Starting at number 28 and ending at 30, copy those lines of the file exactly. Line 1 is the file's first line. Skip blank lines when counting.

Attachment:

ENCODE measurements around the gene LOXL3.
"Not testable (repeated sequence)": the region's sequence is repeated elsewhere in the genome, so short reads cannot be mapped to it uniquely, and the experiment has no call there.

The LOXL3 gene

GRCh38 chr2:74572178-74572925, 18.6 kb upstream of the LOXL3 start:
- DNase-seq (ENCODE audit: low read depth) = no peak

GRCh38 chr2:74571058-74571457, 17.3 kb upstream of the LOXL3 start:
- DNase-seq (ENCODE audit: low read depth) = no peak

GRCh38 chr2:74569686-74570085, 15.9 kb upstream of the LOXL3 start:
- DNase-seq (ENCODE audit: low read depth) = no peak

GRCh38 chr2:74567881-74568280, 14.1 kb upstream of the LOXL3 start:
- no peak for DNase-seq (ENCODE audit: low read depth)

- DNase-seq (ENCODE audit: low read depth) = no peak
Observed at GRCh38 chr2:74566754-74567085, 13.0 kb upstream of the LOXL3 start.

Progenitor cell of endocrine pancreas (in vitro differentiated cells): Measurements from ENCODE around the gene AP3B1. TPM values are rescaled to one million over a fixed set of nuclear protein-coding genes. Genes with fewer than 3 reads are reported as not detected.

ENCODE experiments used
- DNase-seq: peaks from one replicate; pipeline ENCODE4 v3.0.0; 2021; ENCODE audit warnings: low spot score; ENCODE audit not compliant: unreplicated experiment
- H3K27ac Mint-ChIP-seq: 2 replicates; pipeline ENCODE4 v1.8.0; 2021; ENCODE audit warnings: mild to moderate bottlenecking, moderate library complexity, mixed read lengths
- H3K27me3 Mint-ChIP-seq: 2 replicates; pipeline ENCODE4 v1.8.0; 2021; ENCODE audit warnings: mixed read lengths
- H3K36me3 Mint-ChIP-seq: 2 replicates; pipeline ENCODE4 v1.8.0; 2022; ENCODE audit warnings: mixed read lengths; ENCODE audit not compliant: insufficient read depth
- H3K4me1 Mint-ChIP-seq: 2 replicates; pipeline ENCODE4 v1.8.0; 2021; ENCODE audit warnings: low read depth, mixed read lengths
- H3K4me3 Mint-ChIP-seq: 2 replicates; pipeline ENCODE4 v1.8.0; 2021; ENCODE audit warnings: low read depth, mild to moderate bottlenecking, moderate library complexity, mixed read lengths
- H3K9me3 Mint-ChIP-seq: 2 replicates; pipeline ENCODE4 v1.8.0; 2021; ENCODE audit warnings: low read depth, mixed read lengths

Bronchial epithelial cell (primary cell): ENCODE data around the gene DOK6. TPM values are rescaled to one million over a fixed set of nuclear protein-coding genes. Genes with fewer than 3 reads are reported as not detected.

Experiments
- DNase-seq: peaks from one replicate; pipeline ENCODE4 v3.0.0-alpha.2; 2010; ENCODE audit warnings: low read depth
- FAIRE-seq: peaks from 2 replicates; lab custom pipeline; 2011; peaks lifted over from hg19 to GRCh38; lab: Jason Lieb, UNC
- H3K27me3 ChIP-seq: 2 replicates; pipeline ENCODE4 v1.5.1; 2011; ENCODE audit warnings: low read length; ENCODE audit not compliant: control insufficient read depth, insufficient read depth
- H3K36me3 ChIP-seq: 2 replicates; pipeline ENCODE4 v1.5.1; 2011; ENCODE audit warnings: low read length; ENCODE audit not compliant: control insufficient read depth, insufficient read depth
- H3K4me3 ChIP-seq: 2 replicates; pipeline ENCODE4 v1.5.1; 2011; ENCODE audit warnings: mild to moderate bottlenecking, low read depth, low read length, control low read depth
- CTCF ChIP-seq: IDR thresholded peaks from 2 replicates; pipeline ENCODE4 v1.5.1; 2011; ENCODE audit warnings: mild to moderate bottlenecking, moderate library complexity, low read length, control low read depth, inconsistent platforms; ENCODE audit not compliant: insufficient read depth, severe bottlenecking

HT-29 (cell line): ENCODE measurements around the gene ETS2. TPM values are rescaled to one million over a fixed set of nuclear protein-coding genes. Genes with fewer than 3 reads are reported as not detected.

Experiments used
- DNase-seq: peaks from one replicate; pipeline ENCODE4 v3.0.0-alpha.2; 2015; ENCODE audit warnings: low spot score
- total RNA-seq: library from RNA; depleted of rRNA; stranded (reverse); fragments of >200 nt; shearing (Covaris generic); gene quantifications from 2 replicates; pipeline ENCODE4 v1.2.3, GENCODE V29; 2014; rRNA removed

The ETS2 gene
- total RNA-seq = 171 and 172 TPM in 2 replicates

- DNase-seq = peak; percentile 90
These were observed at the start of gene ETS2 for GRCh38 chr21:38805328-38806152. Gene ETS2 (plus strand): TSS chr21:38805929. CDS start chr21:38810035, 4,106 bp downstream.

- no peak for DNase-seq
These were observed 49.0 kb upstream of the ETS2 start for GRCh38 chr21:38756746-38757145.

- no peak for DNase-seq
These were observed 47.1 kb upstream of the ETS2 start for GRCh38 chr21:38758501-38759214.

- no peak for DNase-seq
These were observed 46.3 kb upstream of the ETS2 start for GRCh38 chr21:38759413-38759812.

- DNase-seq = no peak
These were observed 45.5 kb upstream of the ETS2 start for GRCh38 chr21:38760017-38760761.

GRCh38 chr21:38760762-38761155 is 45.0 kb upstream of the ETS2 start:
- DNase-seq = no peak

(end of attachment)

- H3K36me3 ChIP-seq: 2 replicates; pipeline ENCODE4 v1.5.1; 2011; ENCODE audit warnings: low read length; ENCODE audit not compliant: control insufficient read depth, insufficient read depth
- H3K4me3 ChIP-seq: 2 replicates; pipeline ENCODE4 v1.5.1; 2011; ENCODE audit warnings: mild to moderate bottlenecking, low read depth, low read length, control low read depth
- CTCF ChIP-seq: IDR thresholded peaks from 2 replicates; pipeline ENCODE4 v1.5.1; 2011; ENCODE audit warnings: mild to moderate bottlenecking, moderate library complexity, low read length, control low read depth, inconsistent platforms; ENCODE audit not compliant: insufficient read depth, severe bottlenecking